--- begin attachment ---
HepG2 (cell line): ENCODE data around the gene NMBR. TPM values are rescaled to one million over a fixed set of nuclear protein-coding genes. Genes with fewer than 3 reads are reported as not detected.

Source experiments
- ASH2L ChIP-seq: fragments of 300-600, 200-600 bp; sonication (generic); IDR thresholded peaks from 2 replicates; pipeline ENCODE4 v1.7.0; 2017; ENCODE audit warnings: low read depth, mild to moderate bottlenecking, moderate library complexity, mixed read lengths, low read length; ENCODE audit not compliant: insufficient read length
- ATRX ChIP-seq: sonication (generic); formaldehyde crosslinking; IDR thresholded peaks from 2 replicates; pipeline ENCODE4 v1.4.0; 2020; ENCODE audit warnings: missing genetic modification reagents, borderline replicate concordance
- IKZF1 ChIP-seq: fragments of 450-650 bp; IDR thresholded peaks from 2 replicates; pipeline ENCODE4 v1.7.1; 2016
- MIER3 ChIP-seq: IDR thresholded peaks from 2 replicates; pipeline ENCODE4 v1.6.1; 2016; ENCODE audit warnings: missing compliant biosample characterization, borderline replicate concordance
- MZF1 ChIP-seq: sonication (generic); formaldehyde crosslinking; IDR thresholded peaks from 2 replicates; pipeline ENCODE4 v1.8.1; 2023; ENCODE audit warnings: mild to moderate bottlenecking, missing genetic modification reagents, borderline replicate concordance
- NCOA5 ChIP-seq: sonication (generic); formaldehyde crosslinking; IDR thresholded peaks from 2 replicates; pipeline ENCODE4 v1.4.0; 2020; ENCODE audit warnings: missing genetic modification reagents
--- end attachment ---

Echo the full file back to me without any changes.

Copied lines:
HepG2 (cell line): ENCODE data around the gene NMBR. TPM values are rescaled to one million over a fixed set of nuclear protein-coding genes. Genes with fewer than 3 reads are reported as not detected.

Source experiments
- ASH2L ChIP-seq: fragments of 300-600, 200-600 bp; sonication (generic); IDR thresholded peaks from 2 replicates; pipeline ENCODE4 v1.7.0; 2017; ENCODE audit warnings: low read depth, mild to moderate bottlenecking, moderate library complexity, mixed read lengths, low read length; ENCODE audit not compliant: insufficient read length
- ATRX ChIP-seq: sonication (generic); formaldehyde crosslinking; IDR thresholded peaks from 2 replicates; pipeline ENCODE4 v1.4.0; 2020; ENCODE audit warnings: missing genetic modification reagents, borderline replicate concordance
- IKZF1 ChIP-seq: fragments of 450-650 bp; IDR thresholded peaks from 2 replicates; pipeline ENCODE4 v1.7.1; 2016
- MIER3 ChIP-seq: IDR thresholded peaks from 2 replicates; pipeline ENCODE4 v1.6.1; 2016; ENCODE audit warnings: missing compliant biosample characterization, borderline replicate concordance
- MZF1 ChIP-seq: sonication (generic); formaldehyde crosslinking; IDR thresholded peaks from 2 replicates; pipeline ENCODE4 v1.8.1; 2023; ENCODE audit warnings: mild to moderate bottlenecking, missing genetic modification reagents, borderline replicate concordance
- NCOA5 ChIP-seq: sonication (generic); formaldehyde crosslinking; IDR thresholded peaks from 2 replicates; pipeline ENCODE4 v1.4.0; 2020; ENCODE audit warnings: missing genetic modification reagents